School of Nursing Answers ''What It Means to Be a Nurse''
Policymakers were given a better understanding of nursing's role in health care science and delivery, including a hands-on demonstration of sophisticated simulators used to educate students at the University of Maryland School of Nursing. The simulation exercise was but one part of a special program held Oct. 26 for legislators and other state and city officials.
The program, "What It Means to Be a Nurse," drew nearly two dozen participants who were briefed on the demands of advanced scientific preparation needed for an increasingly specialized, complex health care system. The attendees included Del. Susan Krebs, District 9B, who says the presentations on "the different levels of nursing and nursing degrees" clarified the breadth and depth of the profession and "how in practice, all those different levels of nursing come together."
Organized by Jillian Aldebron, JD, MA, the School's chief of staff, the program explored the unique importance of nursing in safeguarding the wellbeing of populations and its potential to assume the vanguard of health care reform. One way to address the nation's highly-publicized shortfall in the delivery of primary care, for example, is to recognize the value of advanced practice nurses, who are trained in specialties such as pediatric nurse practitioner and nurse anesthetist.
"The solution is right in our own backyard. We don't have to spend money. All we have to do is allow nurse practitioners to practice to the full scope of their education," said Aldebron.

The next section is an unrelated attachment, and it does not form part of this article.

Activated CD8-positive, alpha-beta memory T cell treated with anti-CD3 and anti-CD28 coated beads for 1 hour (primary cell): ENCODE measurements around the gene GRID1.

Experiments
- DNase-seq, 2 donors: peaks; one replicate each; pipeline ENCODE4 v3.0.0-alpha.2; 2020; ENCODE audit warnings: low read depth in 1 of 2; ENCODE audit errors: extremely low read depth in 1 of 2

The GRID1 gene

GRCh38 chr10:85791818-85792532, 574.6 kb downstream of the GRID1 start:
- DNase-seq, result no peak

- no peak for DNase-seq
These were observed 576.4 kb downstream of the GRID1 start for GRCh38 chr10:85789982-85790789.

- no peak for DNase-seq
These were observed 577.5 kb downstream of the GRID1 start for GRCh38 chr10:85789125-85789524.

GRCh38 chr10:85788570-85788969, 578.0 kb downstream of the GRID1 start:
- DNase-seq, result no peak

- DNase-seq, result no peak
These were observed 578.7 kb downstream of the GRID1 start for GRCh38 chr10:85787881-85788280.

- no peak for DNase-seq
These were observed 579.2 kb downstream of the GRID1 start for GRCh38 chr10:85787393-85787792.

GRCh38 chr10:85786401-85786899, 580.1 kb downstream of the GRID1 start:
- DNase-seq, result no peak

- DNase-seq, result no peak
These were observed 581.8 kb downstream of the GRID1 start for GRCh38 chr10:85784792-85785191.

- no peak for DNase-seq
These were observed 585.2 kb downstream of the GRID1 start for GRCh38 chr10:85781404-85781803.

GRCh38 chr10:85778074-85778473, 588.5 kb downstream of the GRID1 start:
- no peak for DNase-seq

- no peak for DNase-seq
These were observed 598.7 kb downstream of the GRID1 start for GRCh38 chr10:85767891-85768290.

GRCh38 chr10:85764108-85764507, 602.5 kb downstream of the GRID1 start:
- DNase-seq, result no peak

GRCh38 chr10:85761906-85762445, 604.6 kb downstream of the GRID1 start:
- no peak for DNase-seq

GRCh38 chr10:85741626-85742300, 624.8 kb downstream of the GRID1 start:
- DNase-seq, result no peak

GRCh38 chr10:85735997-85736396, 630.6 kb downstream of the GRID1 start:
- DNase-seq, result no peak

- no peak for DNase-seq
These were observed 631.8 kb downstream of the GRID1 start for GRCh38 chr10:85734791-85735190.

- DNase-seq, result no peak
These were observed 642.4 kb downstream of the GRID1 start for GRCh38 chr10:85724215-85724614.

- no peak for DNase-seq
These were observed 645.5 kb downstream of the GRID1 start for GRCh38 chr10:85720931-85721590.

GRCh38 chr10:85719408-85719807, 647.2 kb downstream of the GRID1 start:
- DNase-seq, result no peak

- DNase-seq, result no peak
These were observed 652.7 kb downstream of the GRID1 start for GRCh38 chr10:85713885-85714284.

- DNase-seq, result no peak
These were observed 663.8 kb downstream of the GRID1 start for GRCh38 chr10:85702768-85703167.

"There are 3,100 solutions to the primary care shortage in Maryland," participants were told in a reference to the number of board-certified nurse practitioners in the state.
The simulation brought participants such as Gareth Murray, PhD, director of legislative affairs for the Maryland Higher Education Commission, and Latasha Gresham-James, BS, representing the Office of Baltimore Mayor Sheila Dixon, to the bedside of a mythical patient. The simulated elderly man, named Vern Watkins, required chest compressions and intubation when he developed a pulmonary embolism during the course of the increasingly stressful exercise.
Overseeing the role-playing, which included a simulated baby in an adjoining bed, was Regina Twigg, MS, RN, director of the School's 24 Clinical Simulation Laboratories.
"What we created today was similar to what goes on in an ER or an ICU," Twigg said.
Capping the program was a behind-the-scenes overview of health reform legislation by Suzanne Begeny, PhD, RN, director of government affairs at the American Association of Colleges of Nursing. She spoke of the importance of advocacy to gain greater federal support of nursing education to solve the nation's workforce shortage.